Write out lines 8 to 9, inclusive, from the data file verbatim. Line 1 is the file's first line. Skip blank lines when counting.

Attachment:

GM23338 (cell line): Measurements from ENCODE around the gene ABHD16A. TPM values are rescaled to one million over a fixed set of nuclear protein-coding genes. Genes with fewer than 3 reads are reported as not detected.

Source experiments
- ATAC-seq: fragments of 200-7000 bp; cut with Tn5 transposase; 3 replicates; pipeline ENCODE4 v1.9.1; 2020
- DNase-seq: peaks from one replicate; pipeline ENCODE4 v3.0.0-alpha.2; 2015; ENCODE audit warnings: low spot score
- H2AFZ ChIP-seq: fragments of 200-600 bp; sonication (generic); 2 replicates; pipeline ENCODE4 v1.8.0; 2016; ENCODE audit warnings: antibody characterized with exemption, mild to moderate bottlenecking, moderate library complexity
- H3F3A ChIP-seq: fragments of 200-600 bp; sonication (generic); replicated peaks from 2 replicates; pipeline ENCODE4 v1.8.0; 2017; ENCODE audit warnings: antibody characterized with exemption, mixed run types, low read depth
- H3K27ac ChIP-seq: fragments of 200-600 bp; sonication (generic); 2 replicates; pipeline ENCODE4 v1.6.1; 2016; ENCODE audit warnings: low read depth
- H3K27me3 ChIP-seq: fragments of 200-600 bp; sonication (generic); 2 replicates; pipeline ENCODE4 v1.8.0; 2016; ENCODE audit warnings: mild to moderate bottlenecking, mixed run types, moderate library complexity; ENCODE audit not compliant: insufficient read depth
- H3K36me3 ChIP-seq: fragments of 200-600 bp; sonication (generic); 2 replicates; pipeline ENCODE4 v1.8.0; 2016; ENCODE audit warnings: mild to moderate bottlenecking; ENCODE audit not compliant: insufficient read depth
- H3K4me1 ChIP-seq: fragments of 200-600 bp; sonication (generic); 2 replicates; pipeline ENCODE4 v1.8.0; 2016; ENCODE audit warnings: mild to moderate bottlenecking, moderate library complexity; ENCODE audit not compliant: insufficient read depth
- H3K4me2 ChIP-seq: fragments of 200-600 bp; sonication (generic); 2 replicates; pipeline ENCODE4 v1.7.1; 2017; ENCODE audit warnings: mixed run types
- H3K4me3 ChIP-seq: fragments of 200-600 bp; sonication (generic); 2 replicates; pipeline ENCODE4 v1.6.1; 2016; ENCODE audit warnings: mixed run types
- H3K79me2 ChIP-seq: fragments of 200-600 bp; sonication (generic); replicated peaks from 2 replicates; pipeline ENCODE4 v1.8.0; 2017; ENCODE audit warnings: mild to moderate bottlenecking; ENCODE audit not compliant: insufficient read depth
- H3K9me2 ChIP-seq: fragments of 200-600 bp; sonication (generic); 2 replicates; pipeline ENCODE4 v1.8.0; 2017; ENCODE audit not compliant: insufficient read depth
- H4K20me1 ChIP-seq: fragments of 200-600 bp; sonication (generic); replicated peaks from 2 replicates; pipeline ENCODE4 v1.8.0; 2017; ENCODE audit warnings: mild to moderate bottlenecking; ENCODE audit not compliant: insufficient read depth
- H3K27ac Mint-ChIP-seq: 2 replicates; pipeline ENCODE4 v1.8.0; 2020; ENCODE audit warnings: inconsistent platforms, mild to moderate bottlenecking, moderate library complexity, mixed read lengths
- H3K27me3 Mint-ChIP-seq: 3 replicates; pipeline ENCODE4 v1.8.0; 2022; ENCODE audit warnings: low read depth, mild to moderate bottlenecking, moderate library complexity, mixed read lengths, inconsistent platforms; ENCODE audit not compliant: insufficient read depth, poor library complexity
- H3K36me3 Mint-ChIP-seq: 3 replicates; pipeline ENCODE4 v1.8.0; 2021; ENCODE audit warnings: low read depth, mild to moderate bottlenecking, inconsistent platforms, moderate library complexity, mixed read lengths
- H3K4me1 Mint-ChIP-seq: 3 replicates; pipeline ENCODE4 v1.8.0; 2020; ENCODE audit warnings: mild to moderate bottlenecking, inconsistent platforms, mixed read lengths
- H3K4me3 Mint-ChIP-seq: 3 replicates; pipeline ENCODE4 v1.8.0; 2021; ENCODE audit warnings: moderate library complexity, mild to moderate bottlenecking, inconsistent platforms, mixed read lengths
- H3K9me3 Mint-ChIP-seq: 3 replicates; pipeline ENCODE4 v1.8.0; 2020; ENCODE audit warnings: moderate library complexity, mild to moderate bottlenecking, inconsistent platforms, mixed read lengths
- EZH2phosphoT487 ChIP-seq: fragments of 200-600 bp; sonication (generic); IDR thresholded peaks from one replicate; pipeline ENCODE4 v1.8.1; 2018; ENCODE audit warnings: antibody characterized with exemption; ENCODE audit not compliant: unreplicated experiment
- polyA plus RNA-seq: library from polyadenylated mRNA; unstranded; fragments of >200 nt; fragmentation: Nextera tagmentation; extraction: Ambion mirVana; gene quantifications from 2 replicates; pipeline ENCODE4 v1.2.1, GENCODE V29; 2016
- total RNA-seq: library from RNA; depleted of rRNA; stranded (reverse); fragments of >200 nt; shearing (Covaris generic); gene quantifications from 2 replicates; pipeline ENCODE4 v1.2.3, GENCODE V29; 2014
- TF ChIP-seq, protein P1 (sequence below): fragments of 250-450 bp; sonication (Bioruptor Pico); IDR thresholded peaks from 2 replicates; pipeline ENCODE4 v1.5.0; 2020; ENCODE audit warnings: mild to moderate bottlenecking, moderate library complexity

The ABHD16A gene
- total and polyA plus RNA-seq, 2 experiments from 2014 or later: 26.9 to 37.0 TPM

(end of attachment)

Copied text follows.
- H3K27me3 ChIP-seq: fragments of 200-600 bp; sonication (generic); 2 replicates; pipeline ENCODE4 v1.8.0; 2016; ENCODE audit warnings: mild to moderate bottlenecking, mixed run types, moderate library complexity; ENCODE audit not compliant: insufficient read depth
- H3K36me3 ChIP-seq: fragments of 200-600 bp; sonication (generic); 2 replicates; pipeline ENCODE4 v1.8.0; 2016; ENCODE audit warnings: mild to moderate bottlenecking; ENCODE audit not compliant: insufficient read depth